ROBERT SIEGEL, HOST:
President Obama arrives in Colombia this weekend for the Summit of the Americas. And he'll be stepping into a vigorous debate about the drug war, a debate that could be awkward for the U.S. Some Latin American leaders, all of them U.S. allies, say the American-sponsored war is failing and they say new options need to be considered.
As NPR's Juan Forero tells us, from the Colombian capital Bogota, those options include legalizing some drugs.
JUAN FORERO, BYLINE: Over four decades, the drug war has become increasingly bloody.
(SOUNDBITE OF GUN FIRE)
FORERO: The recent news from Guatemala was grim. Gunmen, in a drug related incident, shooting up a bar and killing eight.
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UNIDENTIFIED WOMAN: (Foreign language spoken)
FORERO: The nightly newscast called it a massacre, the anchor saying it's the kind of insensitivity to human life that takes place every day in Guatemala.
Such senseless violence is now numbingly common across much of Central America and northern Mexico. That's prompting widespread disenchantment with the war on drugs, which is characterized by the criminalization of drug use and military-style tactics against drug gangs.
It started with Richard Nixon, who, in this archival tape found on YouTube, talks about the drug scourge.
PRESIDENT RICHARD NIXON: We must wage what I have called total war against public enemy number one in the United States, the problem with dangerous drugs.
FORERO: Since then, that war has been taken to the drug cartels across the Americas with heavy U.S. funding. But now, some presidents - among them, Columbia's Juan Manuel Santos - are asking if there isn't another way.
Santos told NPR he's putting the issue up for debate at the Summit of the Americas in the Columbian coastal city of Cartagena, a summit to be attended by Mr. Obama and 32 other leaders.
JUAN MANUEL SANTOS: It's been the same approach and the same policies and where are we? This is what we have to ask ourselves. Are we in the ideal place or should we at least contemplate alternatives?
FORERO: Santos is one of Washington's closest allies and a former hawkish defense minister. And he's not the only one proposing a new approach. The most forceful proponent of that line has been Guatemalan President Otto Perez, a former military man who has fought traffickers for years.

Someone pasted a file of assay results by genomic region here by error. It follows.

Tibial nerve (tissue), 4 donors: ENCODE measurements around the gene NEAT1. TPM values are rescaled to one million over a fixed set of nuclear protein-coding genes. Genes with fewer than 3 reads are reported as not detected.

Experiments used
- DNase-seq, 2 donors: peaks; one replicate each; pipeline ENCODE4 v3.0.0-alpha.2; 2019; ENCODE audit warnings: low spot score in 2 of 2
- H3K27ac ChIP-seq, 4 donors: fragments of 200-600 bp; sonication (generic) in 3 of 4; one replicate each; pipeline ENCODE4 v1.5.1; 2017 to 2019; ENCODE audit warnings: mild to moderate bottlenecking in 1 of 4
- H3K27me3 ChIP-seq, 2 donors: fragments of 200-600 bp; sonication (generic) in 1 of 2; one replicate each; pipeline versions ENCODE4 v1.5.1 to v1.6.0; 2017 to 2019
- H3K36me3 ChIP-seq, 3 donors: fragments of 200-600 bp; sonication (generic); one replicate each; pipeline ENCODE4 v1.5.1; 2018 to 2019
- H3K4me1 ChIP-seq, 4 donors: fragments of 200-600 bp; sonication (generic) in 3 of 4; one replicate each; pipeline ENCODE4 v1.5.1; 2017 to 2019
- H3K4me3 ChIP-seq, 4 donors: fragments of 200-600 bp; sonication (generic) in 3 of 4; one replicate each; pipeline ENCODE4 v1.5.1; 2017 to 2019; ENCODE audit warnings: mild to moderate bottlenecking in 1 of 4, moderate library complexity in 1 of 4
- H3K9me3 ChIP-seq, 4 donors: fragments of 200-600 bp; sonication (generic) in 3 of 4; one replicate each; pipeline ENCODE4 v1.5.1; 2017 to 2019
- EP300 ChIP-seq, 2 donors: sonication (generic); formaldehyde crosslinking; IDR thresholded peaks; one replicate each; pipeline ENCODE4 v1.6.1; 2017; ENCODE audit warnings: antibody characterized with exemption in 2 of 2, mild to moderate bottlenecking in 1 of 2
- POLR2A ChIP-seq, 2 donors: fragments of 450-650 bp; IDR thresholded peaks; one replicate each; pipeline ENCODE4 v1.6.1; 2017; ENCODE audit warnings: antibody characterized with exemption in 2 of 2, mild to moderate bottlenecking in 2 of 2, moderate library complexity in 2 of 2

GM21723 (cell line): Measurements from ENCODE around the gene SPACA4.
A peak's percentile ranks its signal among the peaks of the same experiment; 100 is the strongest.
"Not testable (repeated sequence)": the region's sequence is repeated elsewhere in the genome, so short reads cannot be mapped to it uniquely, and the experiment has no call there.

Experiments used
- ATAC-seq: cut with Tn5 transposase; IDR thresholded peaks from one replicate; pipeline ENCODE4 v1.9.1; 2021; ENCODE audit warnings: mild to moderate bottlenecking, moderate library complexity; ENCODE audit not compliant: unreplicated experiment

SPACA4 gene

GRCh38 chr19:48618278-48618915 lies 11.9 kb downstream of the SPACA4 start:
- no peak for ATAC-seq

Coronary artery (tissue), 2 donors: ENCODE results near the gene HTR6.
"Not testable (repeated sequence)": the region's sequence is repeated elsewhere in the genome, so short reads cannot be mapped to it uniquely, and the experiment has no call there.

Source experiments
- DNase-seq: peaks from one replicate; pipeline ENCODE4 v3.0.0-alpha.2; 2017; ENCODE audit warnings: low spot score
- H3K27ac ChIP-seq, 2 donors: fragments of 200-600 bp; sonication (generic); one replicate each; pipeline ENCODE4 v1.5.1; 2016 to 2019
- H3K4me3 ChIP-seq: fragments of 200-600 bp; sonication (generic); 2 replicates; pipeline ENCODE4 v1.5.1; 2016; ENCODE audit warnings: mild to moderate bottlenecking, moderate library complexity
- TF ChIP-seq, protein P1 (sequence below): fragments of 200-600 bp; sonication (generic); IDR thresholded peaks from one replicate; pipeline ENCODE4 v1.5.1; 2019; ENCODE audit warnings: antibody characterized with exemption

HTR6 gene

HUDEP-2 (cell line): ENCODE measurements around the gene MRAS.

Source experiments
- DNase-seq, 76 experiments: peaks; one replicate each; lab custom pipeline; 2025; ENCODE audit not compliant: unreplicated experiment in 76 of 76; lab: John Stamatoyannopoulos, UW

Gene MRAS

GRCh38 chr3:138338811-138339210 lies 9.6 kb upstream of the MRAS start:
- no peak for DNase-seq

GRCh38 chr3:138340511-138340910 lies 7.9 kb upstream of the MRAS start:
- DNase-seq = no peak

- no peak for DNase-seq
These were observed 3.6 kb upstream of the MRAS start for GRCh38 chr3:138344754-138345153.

After taking over the presidency earlier this year, he came to the conclusion that the drug war is failing.
OTTO PEREZ: (Foreign Language Spoken).
FORERO: Trafficking's expanded, Perez says, and corruption has tainted institutions, prosecutors, judges. He says, as long as such big demand for cocaine in the U.S. exists, this isn't going to end, this will continue.
American officials would not comment on tape. Privately, they said that U.S. efforts in Columbia over the last decade have reduced cocaine production and that cocaine consumption in the U.S. has fallen.
Vice President Joe Biden has also said publicly that, while the U.S. will debate with the Latin American presidents at the summit, there will be no possibility the administration will shift gears on drug legalization.
Ethan Nadelmann, who directs the New York-based Drug Policy Alliance and has advised some Latin American leaders, says what those leaders want to debate is more nuanced.
ETHAN NADELMANN: They're not saying legalize everything today, like alcohol or tobacco. They know that's not possible. What they are saying is we need to give the same consideration to alternative regulatory and non-prohibitionist and public health policies in the future as we've given to the failed drug war strategies of the last 40 years.
FORERO: Indeed, Latin American leaders, among them, former presidents of Columbia, Mexico and Brazil, talk about decriminalizing drug possession and providing more intensive treatment to wean heavy drug users off drugs. There's also talk about legalizing marijuana. Again, President Santos of Columbia.
SANTOS: If we find that there's a better alternative that will take away the profits from the criminal organizations and that maybe you can address the problem of consumption in a more effective way, then everybody will win. And this is what I want - a discussion without a specific proposal.
FORERO: He says he just wants to see all the proposals on the table. Juan Forero, NPR News, Bogota.
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